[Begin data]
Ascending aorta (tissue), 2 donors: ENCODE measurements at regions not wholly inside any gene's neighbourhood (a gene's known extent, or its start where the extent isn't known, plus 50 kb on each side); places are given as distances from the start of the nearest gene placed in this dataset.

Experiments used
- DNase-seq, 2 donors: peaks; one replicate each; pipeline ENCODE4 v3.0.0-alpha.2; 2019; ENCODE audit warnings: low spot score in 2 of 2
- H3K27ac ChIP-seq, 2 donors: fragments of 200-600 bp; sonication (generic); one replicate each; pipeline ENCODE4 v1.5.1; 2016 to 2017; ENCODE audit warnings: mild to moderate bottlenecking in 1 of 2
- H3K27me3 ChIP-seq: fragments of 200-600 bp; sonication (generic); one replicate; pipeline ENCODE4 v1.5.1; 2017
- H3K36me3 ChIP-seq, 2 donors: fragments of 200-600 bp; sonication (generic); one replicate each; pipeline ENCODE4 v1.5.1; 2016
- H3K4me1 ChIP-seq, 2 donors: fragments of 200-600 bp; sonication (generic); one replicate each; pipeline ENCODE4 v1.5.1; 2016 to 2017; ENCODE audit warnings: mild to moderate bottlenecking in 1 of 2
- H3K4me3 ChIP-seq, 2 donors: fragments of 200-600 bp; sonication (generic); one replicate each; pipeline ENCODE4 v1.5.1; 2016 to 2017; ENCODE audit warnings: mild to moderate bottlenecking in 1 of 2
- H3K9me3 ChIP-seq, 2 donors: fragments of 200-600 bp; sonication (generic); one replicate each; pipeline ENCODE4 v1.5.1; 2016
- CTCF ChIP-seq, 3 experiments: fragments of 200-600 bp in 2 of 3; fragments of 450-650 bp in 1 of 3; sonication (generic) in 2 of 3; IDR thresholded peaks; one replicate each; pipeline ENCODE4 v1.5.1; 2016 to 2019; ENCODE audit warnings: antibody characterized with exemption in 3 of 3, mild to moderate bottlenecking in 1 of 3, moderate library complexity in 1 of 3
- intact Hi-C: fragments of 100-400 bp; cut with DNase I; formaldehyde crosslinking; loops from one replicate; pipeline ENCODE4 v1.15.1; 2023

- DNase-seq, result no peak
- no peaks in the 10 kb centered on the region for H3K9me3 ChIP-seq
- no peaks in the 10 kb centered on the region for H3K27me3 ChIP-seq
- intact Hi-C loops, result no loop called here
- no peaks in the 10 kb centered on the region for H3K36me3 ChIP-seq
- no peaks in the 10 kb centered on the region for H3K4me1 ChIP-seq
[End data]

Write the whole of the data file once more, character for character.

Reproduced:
Ascending aorta (tissue), 2 donors: ENCODE measurements at regions not wholly inside any gene's neighbourhood (a gene's known extent, or its start where the extent isn't known, plus 50 kb on each side); places are given as distances from the start of the nearest gene placed in this dataset.

Experiments used
- DNase-seq, 2 donors: peaks; one replicate each; pipeline ENCODE4 v3.0.0-alpha.2; 2019; ENCODE audit warnings: low spot score in 2 of 2
- H3K27ac ChIP-seq, 2 donors: fragments of 200-600 bp; sonication (generic); one replicate each; pipeline ENCODE4 v1.5.1; 2016 to 2017; ENCODE audit warnings: mild to moderate bottlenecking in 1 of 2
- H3K27me3 ChIP-seq: fragments of 200-600 bp; sonication (generic); one replicate; pipeline ENCODE4 v1.5.1; 2017
- H3K36me3 ChIP-seq, 2 donors: fragments of 200-600 bp; sonication (generic); one replicate each; pipeline ENCODE4 v1.5.1; 2016
- H3K4me1 ChIP-seq, 2 donors: fragments of 200-600 bp; sonication (generic); one replicate each; pipeline ENCODE4 v1.5.1; 2016 to 2017; ENCODE audit warnings: mild to moderate bottlenecking in 1 of 2
- H3K4me3 ChIP-seq, 2 donors: fragments of 200-600 bp; sonication (generic); one replicate each; pipeline ENCODE4 v1.5.1; 2016 to 2017; ENCODE audit warnings: mild to moderate bottlenecking in 1 of 2
- H3K9me3 ChIP-seq, 2 donors: fragments of 200-600 bp; sonication (generic); one replicate each; pipeline ENCODE4 v1.5.1; 2016
- CTCF ChIP-seq, 3 experiments: fragments of 200-600 bp in 2 of 3; fragments of 450-650 bp in 1 of 3; sonication (generic) in 2 of 3; IDR thresholded peaks; one replicate each; pipeline ENCODE4 v1.5.1; 2016 to 2019; ENCODE audit warnings: antibody characterized with exemption in 3 of 3, mild to moderate bottlenecking in 1 of 3, moderate library complexity in 1 of 3
- intact Hi-C: fragments of 100-400 bp; cut with DNase I; formaldehyde crosslinking; loops from one replicate; pipeline ENCODE4 v1.15.1; 2023

- DNase-seq, result no peak
- no peaks in the 10 kb centered on the region for H3K9me3 ChIP-seq
- no peaks in the 10 kb centered on the region for H3K27me3 ChIP-seq
- intact Hi-C loops, result no loop called here
- no peaks in the 10 kb centered on the region for H3K36me3 ChIP-seq
- no peaks in the 10 kb centered on the region for H3K4me1 ChIP-seq